|Title||Does speaking like an Aussie make you sound insecure?|
|Date||15th January 2014|
|Author||Alex McClintock and Rae Earl|
Also on Australia’s use of high rising intonation: http://theconversation.com/australian-question-intonation-no-good-in-britain-mate-really-21755
|Key Ideas (Point Form)||
|Feature of Language|| The use of intonation in speech. Language reflects identity.
Declarative and Interrogative sentence types.
Holding the Floor techniques
|Aspects of the Course this Article Relates to.||
|My opinion on the Article’s comments.||Using a high rising intonation does not show that someone is not confident or has insecurities. The use of high rising intonation is Australia is more of a feature that has spread and grown in the community but is independent of the person’s insecurities. Language pronunciation spreads from person to person as people like to feel apart of the group and therefore begin to talk similarly. This has led to large population of Australia unknowingly use the HRI when speaking.|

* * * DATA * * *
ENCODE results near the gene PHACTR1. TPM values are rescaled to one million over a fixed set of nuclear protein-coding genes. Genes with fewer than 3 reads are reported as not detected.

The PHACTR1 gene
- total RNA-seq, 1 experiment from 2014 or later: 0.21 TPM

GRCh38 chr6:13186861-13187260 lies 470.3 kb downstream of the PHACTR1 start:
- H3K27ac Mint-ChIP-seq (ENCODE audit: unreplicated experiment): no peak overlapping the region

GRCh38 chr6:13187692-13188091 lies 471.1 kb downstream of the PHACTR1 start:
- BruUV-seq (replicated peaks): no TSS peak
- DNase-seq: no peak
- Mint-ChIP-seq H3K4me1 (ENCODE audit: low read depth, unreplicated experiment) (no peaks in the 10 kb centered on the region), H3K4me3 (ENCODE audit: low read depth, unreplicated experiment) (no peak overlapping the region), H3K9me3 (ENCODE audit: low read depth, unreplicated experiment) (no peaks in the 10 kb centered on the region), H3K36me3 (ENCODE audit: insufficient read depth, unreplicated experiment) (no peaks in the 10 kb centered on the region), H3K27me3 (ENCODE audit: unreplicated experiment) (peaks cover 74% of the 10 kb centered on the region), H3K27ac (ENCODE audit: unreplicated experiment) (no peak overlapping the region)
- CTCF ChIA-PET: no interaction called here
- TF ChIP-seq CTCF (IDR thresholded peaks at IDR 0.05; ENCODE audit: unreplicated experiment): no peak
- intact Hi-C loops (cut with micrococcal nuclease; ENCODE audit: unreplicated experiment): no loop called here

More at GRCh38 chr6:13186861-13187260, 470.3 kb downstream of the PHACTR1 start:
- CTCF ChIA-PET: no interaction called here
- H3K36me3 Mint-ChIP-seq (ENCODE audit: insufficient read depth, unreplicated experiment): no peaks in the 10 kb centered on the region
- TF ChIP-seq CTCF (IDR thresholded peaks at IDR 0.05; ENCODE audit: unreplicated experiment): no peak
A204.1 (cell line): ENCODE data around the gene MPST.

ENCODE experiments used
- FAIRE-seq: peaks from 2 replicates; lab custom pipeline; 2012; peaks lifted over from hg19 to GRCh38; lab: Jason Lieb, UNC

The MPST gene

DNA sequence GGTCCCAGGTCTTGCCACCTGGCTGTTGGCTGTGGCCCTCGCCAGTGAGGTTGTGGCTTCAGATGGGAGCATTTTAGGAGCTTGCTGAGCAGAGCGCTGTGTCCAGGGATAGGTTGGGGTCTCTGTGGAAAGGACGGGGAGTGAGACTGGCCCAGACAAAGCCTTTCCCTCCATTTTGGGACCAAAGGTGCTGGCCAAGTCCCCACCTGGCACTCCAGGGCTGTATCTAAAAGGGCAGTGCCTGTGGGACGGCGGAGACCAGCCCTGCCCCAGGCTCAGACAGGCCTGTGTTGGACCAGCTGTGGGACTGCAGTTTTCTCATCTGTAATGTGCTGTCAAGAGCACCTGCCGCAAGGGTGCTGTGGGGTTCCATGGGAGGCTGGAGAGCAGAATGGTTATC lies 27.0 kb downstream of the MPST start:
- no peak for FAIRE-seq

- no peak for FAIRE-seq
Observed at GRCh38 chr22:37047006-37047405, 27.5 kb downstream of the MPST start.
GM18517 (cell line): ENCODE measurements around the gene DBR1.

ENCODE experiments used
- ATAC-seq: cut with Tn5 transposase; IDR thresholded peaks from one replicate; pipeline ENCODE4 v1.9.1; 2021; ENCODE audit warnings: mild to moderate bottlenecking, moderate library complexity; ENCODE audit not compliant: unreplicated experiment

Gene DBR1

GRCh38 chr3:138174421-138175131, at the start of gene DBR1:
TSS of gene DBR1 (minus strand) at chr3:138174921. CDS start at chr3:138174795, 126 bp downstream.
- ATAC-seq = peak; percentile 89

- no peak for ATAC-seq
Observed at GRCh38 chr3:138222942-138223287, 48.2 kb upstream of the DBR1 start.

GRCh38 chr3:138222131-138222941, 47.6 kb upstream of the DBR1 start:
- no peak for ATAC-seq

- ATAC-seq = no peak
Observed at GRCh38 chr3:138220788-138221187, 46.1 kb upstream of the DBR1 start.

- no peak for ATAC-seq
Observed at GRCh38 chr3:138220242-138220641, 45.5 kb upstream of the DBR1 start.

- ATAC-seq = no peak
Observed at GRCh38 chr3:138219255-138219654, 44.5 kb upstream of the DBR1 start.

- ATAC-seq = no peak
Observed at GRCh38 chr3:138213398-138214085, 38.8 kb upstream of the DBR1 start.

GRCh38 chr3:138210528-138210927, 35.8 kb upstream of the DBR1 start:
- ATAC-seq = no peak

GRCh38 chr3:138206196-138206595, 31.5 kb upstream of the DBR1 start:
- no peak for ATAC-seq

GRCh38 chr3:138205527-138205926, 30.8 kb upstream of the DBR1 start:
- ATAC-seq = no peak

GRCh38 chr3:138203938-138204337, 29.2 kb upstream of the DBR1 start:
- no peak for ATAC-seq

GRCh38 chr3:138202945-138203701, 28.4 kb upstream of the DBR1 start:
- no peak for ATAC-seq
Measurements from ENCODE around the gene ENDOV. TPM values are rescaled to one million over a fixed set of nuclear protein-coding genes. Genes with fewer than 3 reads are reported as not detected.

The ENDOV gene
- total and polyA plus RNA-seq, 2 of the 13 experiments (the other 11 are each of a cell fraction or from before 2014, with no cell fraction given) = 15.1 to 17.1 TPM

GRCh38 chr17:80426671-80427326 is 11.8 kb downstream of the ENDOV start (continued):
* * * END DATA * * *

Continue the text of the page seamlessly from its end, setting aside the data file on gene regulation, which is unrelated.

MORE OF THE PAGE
|Quotes|| “But far from indicating insecurity, some studies suggest that the AQI is often used by powerful people when speaking to their subordinates (thereby explaining why Australians use it when talking to Britons). The theory is that it’s much more acceptable for a boss to ask an employee whether they understand something than vice versa.”
“A rising intonation at the end of a statement (giving directions, for example) implicitly asks the listener to confirm that they understand what they’ve been told.”
“sophisticated, complicated speech intonation helps us express our feelings to the maximum. Endless questioning leads to a social manners crisis.”